Standard & Poor’s on Friday will reportedly downgrade the debt of a handful of large European countries, including France and Austria.
The move has been rumored for weeks, but will nevertheless be viewed as a troubling development to the long-running European debt crisis.
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Bloomberg News reported that an announcement from S&P is due at 3 p.m. EST. S&P did not immediately respond to a request for comment.
A crisis that began more than two years ago in Greece, and was viewed for a long time as a problem that could be contained to Europe’s smaller, less significant economies, has now impacted the once-healthy economies of France and Austria.
Both countries are expected to have their credit downgraded a single notch, from the coveted AAA rating to AA+.
In December, citing “systemic stresses” to the European financial system, S&P placed the ratings of 15 euro zone countries including France and Germany on credit watch negative. The ratings firm said then it would review each country and make a decision within three months.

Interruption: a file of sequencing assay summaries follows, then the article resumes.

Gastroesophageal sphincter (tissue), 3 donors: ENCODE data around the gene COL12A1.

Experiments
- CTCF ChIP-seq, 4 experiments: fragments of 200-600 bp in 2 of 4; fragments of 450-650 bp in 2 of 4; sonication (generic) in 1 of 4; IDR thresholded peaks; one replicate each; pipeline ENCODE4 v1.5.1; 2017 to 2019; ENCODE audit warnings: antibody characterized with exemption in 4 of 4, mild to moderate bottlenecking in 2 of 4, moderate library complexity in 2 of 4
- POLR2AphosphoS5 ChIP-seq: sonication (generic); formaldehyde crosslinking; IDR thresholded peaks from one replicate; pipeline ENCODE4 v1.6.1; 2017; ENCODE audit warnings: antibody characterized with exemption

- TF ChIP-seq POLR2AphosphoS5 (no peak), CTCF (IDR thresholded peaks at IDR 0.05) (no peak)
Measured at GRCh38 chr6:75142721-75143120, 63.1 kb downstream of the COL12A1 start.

Germany, by far the strongest economy in Europe, was not included in the S&P downgrade. Neither was the Netherlands, according to various reports.
Peter Tchir, an analyst with TF Market Advisors in Connecticut, said the expected downgrades are likely to have a significant impact on global markets despite the move being widely anticipated.
“I think this is a bigger deal than people are making it out to be,” said.
Tchir said he’s concerned that a downgrade of France means that any bailout mechanism created in Europe in recent months to stave off default by troubled economies has also been downgraded because of that mechanism’s dependence on France and other healthier eurozone economies.
Specifically, the European Financial Stability Facility, a bailout fund financed by members of the eurozone, is authorized to borrow up to 440 billion in euros to help countries struggling with heavy debt burdens and threatened with default. A downgrade would make it more expensive for France to borrow, which means it will also be more expensive for the EFSF to borrow.
France is the second largest guarantor of the EFSF, which currently has a AAA rating, according to Reuters.
Tchir said markets shouldn’t be surprised by the move. Since the downgrades were first rumored last fall Europe has taken few if any significant steps toward a resolution of the sovereign debt crisis. To the contrary, dithering and squabbling among Europe’s political leaders has allowed the problem to spread and intensify.
“Very little progress has been made, and lots of negatives have come out,” said Tchir.